OP Roped in as Basarwa Flock back to CKGR

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  • Govt clashes with Basarwa over CKGR burials
  • Visiting Basarwa end up dying within CKGR
  • Gantsi Council burdened with CKGR funeral costs
  • Compensated Basarwa flock back into CKGR to benefit from food rations

TEFO PHEAGE

The Gantsi District Council has written to the Office of the President (OP) and the Ministry of Local Government and Rural Development asking for assistance, following the flocking back to the Central Kalahari Game Reserve (CKGR) of Basarwa who previously voluntarily left in 2006.
As well as returning to access monthly food rations services recently restored in the game reserve, Basarwa who return to CKGR insist on burying their deceased there.
“It is true that we have written to the president and the Ministry of Local government. You will understand that the CKGR matter is a sensitive matter in which we are not handling alone but together with the elders. What is happening is that we are now facing fresh challenges and differences of opinion on how to resolve them. As you may be aware we have Basarwa who were compensated out of the reserve and those who opted to remain within the reserve. These groups are however still very much connected and that brings a lot of challenges,” said Gantsi Council Chairman, Galetlhaole Sixpence confirming communication with OP and the ministry.
The change of mind by Basarwa is viewed as counterproductive by the council especially as it says government agreed to meet them halfway by restoring some services that were suspended in the CKGR.  Further to this, the council says it has been operating on a negative Destitution Budget which is burdened by the Basarwa trek back. “The food rations do not last as a result and that defeats the whole purpose of the kind gesture by the government,” explained Sixpence.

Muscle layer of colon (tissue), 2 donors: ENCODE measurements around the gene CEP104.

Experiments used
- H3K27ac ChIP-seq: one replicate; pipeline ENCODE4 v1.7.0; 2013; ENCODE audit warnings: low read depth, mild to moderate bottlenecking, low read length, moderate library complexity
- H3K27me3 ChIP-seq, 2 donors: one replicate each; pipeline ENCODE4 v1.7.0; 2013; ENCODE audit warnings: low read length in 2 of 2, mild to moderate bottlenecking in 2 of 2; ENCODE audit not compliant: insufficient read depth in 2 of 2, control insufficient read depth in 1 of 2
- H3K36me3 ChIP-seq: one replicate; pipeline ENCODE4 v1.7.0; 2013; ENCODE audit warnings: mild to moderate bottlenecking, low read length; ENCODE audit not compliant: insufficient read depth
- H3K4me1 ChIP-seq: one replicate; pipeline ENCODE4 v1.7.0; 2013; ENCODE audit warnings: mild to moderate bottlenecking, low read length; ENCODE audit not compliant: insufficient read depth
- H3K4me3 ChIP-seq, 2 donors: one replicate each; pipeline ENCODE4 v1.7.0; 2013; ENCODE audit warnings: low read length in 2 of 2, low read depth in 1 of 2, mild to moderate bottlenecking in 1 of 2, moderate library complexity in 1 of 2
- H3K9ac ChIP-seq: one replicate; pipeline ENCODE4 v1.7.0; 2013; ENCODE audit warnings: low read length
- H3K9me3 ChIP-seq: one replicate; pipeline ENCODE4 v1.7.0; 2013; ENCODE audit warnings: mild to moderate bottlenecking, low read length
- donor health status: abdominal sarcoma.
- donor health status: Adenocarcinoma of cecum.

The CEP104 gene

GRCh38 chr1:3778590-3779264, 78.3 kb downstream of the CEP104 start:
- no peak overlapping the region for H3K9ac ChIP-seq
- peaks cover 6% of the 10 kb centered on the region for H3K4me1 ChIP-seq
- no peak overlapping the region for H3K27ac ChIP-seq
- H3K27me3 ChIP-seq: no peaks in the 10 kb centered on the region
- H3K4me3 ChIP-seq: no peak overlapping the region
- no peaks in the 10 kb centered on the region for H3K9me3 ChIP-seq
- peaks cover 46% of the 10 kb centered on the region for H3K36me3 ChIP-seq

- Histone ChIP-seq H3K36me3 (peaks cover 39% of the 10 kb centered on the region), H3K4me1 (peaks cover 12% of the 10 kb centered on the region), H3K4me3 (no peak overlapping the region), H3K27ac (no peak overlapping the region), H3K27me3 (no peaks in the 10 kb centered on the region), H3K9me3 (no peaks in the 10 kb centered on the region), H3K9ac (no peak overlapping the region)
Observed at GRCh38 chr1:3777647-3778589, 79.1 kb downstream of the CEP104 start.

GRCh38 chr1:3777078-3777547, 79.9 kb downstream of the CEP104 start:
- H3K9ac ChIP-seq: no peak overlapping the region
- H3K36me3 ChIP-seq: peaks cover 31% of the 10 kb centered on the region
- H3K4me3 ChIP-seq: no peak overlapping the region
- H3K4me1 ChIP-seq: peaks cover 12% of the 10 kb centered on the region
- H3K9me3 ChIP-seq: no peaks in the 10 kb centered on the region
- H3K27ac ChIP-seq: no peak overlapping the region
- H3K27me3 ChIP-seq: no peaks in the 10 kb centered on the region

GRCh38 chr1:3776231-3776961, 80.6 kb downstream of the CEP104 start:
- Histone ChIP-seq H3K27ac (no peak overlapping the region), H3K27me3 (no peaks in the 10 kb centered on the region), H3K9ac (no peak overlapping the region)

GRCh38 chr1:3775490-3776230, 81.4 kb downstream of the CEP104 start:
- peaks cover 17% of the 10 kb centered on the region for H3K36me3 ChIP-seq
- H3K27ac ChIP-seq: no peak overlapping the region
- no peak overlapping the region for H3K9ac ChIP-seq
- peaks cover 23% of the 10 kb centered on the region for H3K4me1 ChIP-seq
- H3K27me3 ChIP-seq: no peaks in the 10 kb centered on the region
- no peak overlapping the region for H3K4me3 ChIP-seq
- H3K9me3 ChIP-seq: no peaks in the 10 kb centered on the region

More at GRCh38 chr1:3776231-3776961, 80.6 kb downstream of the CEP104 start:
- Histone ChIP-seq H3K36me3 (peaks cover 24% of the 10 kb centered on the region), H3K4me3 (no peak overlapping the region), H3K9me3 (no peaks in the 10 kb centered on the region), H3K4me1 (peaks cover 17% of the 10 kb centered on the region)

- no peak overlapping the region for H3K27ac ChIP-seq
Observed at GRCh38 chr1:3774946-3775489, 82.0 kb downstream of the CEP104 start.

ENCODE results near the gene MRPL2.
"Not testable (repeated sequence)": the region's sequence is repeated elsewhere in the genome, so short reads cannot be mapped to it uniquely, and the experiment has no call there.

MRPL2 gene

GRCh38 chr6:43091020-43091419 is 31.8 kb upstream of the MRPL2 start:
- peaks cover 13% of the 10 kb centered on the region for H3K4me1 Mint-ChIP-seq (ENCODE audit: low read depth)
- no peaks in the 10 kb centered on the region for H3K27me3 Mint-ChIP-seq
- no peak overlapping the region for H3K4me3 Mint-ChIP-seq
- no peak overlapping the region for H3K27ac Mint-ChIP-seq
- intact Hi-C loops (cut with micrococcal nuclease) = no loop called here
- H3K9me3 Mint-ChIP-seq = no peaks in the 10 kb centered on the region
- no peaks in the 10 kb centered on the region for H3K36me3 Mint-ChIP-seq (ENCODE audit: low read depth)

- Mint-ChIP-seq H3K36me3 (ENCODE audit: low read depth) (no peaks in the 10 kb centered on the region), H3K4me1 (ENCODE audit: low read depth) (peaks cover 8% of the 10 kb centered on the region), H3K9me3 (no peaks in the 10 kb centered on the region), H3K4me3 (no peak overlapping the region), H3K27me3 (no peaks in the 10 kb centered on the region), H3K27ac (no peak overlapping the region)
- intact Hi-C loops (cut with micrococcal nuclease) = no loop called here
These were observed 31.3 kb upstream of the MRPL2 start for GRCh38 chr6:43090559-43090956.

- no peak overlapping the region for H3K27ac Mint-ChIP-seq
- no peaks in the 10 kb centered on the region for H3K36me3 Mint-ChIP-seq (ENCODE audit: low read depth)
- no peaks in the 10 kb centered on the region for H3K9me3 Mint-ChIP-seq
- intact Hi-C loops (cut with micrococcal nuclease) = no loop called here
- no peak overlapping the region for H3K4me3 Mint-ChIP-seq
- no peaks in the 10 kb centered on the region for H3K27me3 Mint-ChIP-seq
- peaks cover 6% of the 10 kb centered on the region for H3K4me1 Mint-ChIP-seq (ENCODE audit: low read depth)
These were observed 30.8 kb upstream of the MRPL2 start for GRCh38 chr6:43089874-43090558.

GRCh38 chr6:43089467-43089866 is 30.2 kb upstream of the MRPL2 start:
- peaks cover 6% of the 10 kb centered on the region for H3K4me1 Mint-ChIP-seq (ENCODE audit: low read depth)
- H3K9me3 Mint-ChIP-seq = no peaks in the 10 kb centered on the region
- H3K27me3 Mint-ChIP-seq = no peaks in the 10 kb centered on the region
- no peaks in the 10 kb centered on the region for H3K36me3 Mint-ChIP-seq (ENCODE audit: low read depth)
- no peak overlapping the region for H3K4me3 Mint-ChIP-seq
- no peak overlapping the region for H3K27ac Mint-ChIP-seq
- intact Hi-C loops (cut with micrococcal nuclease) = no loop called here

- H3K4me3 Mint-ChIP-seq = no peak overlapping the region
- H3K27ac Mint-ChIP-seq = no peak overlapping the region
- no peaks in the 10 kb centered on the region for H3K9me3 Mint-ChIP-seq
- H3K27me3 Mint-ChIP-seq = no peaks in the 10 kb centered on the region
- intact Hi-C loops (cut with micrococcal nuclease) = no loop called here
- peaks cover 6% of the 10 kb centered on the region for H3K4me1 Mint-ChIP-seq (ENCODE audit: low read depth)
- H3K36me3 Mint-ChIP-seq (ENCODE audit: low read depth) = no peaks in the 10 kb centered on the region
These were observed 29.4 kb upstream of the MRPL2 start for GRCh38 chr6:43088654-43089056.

As an added challenge, the council says some Basarwa who return to the game reserve end up getting ill and succumbing to diseases; this apparently leads to clashes over where the dead should be buried.
The council insists that corpses of the deceased should be buried outside the CKGR while Basarwa insist on burying their relatives in their ancestral home.
One such high profile incident of this conundrum involved activist Roy Sesana after his close friend Kanyo Kaingotla died within CKGR. The council blocked his burial on the basis that he was one of those who voluntarily relocated in 2007 and was compensated and thus could not be buried inside the reserve. It was then argued by Basarwa that Kaingotla was born in the CKGR and that he must be buried there. The council eventually gave in and allowed the burial.
This matter was referred to OP and the ministry. However, the president’s private Secretary, Brigadier George Tlhalerwa said he could not confirm this as he was outside out of the office.“It may be a matter directed to the administration and not directly to the president’s private office,” he said in a brief interview.
Sesana recently met Khama at the OP to report back on the progress regarding issues in the CKGR and regarding the Community Trust initiatives designed to empower communities living both in and adjacent to the game reserve. The president has been instrumental in the implementation of the agreed terms between government and Basarwa, and this is seen as his effort to close out external influences in the decades-long Basarwa, government dispute.